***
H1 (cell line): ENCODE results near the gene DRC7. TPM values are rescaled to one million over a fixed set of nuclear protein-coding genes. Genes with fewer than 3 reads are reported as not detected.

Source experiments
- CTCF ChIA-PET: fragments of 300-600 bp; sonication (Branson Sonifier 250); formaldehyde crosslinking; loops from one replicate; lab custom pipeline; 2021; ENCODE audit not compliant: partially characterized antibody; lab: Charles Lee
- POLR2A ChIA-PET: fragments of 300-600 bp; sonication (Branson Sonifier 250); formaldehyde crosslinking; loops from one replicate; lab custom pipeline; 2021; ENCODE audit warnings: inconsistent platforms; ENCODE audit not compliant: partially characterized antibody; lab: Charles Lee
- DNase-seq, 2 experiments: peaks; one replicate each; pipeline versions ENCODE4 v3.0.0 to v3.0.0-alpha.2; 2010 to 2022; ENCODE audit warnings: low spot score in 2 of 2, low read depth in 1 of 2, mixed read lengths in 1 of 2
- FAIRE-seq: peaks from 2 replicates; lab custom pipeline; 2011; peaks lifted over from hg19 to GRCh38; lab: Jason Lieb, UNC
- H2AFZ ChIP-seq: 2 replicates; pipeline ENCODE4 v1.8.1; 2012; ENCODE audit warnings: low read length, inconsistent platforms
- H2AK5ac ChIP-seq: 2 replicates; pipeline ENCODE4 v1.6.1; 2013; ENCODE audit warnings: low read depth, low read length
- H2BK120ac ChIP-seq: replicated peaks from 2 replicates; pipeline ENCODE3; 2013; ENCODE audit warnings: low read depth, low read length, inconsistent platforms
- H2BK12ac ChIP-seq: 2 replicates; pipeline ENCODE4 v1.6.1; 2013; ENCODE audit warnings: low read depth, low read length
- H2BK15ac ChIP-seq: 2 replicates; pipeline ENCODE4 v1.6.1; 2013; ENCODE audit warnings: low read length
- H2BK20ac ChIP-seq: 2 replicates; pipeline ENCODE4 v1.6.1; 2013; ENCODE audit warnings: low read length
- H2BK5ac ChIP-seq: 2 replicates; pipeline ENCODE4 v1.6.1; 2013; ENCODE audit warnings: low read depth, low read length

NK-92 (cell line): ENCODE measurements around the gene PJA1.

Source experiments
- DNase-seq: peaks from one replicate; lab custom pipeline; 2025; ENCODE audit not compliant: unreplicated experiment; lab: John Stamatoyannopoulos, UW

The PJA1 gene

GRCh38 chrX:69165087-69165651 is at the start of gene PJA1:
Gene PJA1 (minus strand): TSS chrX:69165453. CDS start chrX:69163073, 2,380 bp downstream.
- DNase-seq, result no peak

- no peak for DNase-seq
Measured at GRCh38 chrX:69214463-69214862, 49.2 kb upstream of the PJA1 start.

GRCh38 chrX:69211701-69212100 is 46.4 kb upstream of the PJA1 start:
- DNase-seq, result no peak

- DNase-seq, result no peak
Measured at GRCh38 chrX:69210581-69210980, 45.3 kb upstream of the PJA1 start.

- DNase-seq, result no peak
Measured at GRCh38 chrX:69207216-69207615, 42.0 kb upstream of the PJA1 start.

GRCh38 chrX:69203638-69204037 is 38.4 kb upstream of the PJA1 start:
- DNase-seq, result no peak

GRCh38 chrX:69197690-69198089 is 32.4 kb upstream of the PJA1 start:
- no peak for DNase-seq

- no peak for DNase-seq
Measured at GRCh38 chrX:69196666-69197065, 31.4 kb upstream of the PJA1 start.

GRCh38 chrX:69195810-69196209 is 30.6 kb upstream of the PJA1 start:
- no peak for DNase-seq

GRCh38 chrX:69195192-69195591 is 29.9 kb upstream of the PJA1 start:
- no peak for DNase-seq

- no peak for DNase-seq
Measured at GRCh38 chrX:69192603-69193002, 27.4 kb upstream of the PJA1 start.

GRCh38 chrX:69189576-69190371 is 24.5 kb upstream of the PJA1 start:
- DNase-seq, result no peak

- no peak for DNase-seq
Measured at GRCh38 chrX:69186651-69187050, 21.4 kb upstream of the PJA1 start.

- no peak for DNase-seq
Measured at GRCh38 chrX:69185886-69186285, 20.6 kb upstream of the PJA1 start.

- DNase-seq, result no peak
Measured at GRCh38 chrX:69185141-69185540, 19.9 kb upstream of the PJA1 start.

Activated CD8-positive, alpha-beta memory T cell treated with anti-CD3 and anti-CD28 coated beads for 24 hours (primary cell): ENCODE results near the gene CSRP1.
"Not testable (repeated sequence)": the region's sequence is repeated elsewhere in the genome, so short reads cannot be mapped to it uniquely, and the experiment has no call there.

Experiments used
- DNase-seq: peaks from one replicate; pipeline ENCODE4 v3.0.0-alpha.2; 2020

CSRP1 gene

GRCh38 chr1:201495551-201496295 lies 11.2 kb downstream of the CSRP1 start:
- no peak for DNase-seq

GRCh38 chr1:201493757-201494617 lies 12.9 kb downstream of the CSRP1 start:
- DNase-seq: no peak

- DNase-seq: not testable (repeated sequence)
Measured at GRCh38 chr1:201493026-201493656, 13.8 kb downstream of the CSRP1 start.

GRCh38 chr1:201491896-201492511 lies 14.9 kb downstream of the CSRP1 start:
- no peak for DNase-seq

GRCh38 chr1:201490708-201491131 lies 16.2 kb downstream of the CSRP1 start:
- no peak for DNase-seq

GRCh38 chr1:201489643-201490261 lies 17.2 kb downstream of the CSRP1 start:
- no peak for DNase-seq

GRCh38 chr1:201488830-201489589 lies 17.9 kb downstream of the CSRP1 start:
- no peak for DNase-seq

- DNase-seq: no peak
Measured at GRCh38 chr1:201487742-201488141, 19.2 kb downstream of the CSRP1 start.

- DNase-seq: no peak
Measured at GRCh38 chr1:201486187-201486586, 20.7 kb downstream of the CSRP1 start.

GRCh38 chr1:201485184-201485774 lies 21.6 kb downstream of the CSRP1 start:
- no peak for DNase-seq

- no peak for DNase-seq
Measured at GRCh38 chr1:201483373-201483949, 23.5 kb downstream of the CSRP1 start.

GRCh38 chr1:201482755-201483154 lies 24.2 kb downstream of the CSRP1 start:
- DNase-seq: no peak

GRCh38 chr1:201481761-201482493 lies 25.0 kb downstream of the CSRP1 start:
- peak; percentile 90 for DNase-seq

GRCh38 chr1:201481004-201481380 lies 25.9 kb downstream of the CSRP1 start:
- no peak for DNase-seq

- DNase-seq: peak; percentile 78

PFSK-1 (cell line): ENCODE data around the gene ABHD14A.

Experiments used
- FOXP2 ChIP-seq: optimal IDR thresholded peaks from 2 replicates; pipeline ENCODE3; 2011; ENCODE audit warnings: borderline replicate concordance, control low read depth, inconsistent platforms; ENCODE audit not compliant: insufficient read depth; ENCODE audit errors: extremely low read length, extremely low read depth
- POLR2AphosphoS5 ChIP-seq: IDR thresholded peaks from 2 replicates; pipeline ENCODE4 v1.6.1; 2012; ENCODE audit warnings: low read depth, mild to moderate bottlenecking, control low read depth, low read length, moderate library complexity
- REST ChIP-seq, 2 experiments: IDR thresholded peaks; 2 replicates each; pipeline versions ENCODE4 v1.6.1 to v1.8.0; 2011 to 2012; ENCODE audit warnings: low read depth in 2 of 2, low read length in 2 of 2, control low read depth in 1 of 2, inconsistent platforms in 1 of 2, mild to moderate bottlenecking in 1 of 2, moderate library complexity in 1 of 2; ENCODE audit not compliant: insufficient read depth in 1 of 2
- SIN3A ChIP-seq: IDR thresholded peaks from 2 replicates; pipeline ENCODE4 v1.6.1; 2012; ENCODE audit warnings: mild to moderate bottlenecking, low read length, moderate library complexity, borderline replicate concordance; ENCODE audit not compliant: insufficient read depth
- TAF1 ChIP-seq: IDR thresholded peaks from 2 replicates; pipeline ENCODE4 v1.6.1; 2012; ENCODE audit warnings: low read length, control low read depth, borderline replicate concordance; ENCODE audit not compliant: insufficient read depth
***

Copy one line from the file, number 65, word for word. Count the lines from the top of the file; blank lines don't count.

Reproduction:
- no peak for DNase-seq